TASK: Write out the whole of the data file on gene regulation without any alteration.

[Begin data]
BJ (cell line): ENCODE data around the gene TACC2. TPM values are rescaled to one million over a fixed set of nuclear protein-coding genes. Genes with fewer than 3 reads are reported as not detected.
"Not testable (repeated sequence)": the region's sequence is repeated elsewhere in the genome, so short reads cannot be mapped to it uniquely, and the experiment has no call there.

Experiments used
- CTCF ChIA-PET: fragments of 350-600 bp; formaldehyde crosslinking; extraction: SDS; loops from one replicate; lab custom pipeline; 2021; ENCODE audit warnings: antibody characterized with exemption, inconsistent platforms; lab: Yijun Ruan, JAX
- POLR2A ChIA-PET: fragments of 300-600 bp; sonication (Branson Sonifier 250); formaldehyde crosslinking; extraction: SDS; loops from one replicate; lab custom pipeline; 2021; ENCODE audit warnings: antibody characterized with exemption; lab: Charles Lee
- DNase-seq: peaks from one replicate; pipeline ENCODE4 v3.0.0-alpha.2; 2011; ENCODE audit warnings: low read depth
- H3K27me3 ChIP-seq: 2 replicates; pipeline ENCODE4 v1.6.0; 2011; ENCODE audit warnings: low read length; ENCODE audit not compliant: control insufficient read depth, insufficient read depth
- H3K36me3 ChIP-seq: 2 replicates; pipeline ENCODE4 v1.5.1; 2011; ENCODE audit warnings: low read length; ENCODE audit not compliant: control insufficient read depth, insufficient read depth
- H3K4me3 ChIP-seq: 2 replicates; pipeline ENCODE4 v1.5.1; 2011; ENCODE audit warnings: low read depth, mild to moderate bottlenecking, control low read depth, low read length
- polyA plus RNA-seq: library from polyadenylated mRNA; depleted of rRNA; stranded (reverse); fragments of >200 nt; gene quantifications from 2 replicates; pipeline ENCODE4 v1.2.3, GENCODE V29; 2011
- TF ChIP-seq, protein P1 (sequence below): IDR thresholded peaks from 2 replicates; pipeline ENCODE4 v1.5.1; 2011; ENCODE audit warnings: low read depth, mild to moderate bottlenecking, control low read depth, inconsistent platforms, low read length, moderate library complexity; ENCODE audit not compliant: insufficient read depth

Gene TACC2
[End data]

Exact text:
BJ (cell line): ENCODE data around the gene TACC2. TPM values are rescaled to one million over a fixed set of nuclear protein-coding genes. Genes with fewer than 3 reads are reported as not detected.
"Not testable (repeated sequence)": the region's sequence is repeated elsewhere in the genome, so short reads cannot be mapped to it uniquely, and the experiment has no call there.

Experiments used
- CTCF ChIA-PET: fragments of 350-600 bp; formaldehyde crosslinking; extraction: SDS; loops from one replicate; lab custom pipeline; 2021; ENCODE audit warnings: antibody characterized with exemption, inconsistent platforms; lab: Yijun Ruan, JAX
- POLR2A ChIA-PET: fragments of 300-600 bp; sonication (Branson Sonifier 250); formaldehyde crosslinking; extraction: SDS; loops from one replicate; lab custom pipeline; 2021; ENCODE audit warnings: antibody characterized with exemption; lab: Charles Lee
- DNase-seq: peaks from one replicate; pipeline ENCODE4 v3.0.0-alpha.2; 2011; ENCODE audit warnings: low read depth
- H3K27me3 ChIP-seq: 2 replicates; pipeline ENCODE4 v1.6.0; 2011; ENCODE audit warnings: low read length; ENCODE audit not compliant: control insufficient read depth, insufficient read depth
- H3K36me3 ChIP-seq: 2 replicates; pipeline ENCODE4 v1.5.1; 2011; ENCODE audit warnings: low read length; ENCODE audit not compliant: control insufficient read depth, insufficient read depth
- H3K4me3 ChIP-seq: 2 replicates; pipeline ENCODE4 v1.5.1; 2011; ENCODE audit warnings: low read depth, mild to moderate bottlenecking, control low read depth, low read length
- polyA plus RNA-seq: library from polyadenylated mRNA; depleted of rRNA; stranded (reverse); fragments of >200 nt; gene quantifications from 2 replicates; pipeline ENCODE4 v1.2.3, GENCODE V29; 2011
- TF ChIP-seq, protein P1 (sequence below): IDR thresholded peaks from 2 replicates; pipeline ENCODE4 v1.5.1; 2011; ENCODE audit warnings: low read depth, mild to moderate bottlenecking, control low read depth, inconsistent platforms, low read length, moderate library complexity; ENCODE audit not compliant: insufficient read depth

Gene TACC2